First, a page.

New Delhi: External Affairs Minister Dr S Jaishankar said on Monday (September 7) that the rise of China and its enormous expansion is a reality, and the world has truly entered a new phase of international relations.
Speaking virtually at the Australian National University’s JG Crawford Oration 2021, he said, “We have entered a new phase of international relations and the full impact of China’s re-emergence will be felt more than those of major powers.”
“Where the US, as an entrenched power, is understandably struggling is in respect of new manifestations of exerting influence and wielding power,” he said and added -it not only has the inherent vulnerabilities. “Let’s be clear, this is not just about the rise of another power, however, major,” he said in reference to Beijing. He said China has a “deep relevance” to the global economy.
He said there is the rise of China, the growth of India, an economic rebalancing with Asia as a driver, the end of the Cold War and changes in the top 20 economies are some critical changes.
“Developments in American and British politics, particularly, have added a dramatic aspect to the evolution of the world order.”
He said it could not be very different production and consumption patterns that would leave our world unaffected.
“But it is much more than that, as we have witnessed quantum shifts along with more organic change. The geopolitical turbulence in the Indo-Pacific, the ripple implications of the Afghanistan withdrawal and the larger consequences of the Covid pandemic are three such current examples.”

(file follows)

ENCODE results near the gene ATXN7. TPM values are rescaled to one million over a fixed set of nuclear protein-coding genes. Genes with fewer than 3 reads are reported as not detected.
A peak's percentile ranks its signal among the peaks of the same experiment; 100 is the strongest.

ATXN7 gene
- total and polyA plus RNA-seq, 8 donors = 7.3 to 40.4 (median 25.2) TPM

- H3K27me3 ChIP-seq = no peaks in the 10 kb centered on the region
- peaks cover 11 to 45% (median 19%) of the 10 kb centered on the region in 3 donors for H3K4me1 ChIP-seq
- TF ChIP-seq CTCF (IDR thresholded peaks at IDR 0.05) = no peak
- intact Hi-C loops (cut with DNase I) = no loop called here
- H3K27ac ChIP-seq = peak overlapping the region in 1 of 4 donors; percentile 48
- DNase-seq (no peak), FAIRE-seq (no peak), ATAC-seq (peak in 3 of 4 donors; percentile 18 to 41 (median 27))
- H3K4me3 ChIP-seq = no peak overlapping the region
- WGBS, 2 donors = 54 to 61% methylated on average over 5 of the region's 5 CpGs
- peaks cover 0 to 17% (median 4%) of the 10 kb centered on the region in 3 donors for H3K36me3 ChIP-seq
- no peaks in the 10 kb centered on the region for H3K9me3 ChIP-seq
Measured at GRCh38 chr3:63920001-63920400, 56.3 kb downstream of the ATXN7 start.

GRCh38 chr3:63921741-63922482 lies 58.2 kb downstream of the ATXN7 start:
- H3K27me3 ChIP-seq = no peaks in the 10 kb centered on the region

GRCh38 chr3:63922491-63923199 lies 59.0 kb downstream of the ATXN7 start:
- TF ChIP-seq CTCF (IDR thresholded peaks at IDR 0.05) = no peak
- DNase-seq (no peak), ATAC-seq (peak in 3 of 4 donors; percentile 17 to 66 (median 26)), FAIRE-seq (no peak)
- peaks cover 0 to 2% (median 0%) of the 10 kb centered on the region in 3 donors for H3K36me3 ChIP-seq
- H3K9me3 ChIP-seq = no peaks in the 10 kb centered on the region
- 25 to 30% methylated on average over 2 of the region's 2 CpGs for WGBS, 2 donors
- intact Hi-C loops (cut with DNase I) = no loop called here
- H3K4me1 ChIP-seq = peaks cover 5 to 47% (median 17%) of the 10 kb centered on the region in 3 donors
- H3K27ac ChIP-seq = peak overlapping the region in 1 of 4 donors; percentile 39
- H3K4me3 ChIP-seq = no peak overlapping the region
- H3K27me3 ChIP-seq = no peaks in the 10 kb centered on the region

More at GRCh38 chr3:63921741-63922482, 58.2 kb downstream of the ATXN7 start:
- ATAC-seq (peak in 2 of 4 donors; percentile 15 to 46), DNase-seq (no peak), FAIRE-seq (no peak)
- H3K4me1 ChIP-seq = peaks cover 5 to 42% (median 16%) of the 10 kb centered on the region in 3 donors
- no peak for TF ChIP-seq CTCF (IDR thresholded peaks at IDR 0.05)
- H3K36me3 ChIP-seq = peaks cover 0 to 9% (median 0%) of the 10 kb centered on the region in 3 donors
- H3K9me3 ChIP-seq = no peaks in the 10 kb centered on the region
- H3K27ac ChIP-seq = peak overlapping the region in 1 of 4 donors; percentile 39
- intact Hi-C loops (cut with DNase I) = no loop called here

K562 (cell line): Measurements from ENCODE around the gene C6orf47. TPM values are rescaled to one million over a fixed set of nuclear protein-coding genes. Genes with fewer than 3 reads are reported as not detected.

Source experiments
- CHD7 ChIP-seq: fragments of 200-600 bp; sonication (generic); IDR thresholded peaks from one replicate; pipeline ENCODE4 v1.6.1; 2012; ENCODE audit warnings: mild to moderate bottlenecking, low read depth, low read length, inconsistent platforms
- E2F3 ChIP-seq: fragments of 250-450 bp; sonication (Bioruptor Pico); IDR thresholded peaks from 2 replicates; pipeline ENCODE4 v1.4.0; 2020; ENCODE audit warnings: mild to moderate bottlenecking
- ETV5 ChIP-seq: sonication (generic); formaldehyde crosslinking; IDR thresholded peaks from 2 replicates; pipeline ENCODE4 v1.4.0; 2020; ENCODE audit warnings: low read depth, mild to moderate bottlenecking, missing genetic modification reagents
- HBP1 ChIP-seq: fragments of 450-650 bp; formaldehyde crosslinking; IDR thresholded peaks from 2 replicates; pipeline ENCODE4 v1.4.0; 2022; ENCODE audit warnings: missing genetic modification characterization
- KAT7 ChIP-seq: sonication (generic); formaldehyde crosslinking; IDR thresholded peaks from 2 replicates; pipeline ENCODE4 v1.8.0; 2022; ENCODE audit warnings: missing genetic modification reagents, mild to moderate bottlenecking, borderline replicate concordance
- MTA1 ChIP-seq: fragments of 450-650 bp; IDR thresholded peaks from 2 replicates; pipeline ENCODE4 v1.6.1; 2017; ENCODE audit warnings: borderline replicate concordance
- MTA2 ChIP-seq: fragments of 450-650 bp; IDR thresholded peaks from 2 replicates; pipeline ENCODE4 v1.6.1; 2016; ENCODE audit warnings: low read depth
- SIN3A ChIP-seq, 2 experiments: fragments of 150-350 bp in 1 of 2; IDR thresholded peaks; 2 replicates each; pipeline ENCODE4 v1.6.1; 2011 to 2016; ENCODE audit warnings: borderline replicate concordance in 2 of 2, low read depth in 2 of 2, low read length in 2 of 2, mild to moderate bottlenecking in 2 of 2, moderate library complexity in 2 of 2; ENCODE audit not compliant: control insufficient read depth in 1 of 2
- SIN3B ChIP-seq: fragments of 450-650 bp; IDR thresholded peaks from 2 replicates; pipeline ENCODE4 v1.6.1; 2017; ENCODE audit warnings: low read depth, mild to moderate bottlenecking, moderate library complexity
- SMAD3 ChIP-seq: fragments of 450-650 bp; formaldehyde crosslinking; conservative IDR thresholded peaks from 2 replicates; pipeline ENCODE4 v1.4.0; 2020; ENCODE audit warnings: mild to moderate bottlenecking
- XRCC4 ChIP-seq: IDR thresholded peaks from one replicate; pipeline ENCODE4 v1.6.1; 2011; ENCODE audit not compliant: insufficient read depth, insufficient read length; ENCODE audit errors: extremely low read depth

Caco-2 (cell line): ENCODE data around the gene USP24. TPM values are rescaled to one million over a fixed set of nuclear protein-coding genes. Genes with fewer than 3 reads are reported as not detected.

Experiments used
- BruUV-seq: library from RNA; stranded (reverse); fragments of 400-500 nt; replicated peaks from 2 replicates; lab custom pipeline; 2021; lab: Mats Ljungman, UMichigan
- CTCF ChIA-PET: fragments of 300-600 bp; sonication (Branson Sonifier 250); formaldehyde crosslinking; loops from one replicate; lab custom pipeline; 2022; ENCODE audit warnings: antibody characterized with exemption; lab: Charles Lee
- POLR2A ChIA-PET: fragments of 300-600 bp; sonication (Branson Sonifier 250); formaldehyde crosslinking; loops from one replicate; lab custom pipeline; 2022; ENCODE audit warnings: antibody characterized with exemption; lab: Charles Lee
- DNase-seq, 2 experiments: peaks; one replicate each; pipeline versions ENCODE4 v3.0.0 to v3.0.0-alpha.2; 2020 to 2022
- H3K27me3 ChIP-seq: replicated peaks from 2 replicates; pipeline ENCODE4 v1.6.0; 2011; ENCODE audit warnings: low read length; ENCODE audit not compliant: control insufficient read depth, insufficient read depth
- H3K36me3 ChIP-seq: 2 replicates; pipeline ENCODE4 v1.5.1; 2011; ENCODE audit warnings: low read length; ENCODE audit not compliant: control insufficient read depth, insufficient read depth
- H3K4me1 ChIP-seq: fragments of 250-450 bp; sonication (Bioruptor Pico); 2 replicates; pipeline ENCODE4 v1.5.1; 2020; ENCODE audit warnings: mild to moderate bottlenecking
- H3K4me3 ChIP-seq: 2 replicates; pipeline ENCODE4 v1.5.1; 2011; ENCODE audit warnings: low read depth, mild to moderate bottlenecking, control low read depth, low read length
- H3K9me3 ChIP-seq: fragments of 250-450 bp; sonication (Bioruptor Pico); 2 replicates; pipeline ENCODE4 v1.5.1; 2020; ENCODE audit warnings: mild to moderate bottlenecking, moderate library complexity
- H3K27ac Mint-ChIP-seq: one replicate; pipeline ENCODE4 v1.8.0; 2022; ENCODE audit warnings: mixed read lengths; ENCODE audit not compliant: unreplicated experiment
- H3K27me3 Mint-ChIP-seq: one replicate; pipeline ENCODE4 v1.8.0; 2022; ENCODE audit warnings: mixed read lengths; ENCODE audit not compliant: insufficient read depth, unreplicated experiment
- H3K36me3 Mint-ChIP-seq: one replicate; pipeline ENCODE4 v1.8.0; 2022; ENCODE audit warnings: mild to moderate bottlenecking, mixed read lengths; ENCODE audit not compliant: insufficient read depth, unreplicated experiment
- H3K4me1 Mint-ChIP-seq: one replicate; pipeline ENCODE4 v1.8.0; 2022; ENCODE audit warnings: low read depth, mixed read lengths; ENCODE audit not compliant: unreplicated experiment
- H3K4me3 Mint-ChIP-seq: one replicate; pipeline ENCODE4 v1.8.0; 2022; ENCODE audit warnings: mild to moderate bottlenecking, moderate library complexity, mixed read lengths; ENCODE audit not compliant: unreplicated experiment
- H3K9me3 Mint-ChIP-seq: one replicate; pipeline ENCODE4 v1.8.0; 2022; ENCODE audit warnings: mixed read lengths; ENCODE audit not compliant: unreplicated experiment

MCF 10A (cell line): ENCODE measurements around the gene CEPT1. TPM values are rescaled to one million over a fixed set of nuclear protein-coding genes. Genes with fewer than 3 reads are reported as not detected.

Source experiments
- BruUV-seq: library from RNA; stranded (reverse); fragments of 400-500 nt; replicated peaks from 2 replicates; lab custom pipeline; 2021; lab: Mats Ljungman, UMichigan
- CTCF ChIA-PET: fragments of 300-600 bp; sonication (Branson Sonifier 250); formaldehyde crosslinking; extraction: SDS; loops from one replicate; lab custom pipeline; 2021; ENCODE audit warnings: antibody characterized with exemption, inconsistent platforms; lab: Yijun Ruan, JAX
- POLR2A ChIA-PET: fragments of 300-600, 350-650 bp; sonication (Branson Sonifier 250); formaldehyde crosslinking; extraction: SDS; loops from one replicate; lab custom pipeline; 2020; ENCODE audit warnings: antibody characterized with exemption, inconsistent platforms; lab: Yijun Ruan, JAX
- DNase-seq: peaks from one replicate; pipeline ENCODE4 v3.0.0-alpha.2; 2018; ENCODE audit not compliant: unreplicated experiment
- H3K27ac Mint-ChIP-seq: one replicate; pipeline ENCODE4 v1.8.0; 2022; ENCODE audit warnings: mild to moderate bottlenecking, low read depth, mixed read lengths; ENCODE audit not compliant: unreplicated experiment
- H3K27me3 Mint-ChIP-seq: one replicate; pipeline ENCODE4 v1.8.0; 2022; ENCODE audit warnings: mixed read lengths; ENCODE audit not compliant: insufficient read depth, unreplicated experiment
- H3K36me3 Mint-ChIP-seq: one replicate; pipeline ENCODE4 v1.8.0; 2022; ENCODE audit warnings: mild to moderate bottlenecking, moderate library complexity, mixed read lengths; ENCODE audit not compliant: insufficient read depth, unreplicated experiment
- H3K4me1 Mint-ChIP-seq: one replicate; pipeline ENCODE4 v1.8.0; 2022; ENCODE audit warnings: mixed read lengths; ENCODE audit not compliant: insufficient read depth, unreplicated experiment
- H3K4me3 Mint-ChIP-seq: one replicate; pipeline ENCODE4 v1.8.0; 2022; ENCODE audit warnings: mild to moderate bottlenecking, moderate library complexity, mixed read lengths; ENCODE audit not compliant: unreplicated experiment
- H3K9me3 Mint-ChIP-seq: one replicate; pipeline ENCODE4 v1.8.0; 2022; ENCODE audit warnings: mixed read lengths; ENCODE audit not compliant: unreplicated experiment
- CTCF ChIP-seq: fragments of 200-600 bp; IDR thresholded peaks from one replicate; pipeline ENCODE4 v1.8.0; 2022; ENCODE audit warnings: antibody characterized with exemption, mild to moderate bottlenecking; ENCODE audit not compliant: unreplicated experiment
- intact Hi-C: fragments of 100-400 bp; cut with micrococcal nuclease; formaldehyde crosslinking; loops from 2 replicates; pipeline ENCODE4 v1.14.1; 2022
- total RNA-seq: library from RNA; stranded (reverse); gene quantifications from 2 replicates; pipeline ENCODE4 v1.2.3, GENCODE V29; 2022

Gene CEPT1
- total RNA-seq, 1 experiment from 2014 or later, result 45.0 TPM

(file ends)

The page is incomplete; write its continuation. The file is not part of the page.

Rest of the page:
A keen and seasoned observer of the international order for long, Dr Jaishankar said, “Those who connect the dots would surely agree that we are really now at the cusp of something big. As we seek to discern the outlines of what emerges next, there is no question that the Indo-Pacific would be very much at its core.”
Of course, dwelling on various facets of roles to be played by Quad countries- the US, India, Japan and Australia, Jaishankar said the United States is undeniably the “premier power of our times and will remain so.”
Indeed, he said, its centrality to the current order is its ally, competitor, the agnostic or the undecided. None of us can really be indifferent to its posture. “There are different ways by which the US is itself coming to terms with its constraints and its challenges”.
But what is important to recognize is that in its own unique way, the American polity is going through a serious introspection, he said.
“That could well result in a different method of engaging the world. Among its policy changes are a greater emphasis on burden sharing and an openness to partners beyond established relationships,” he said.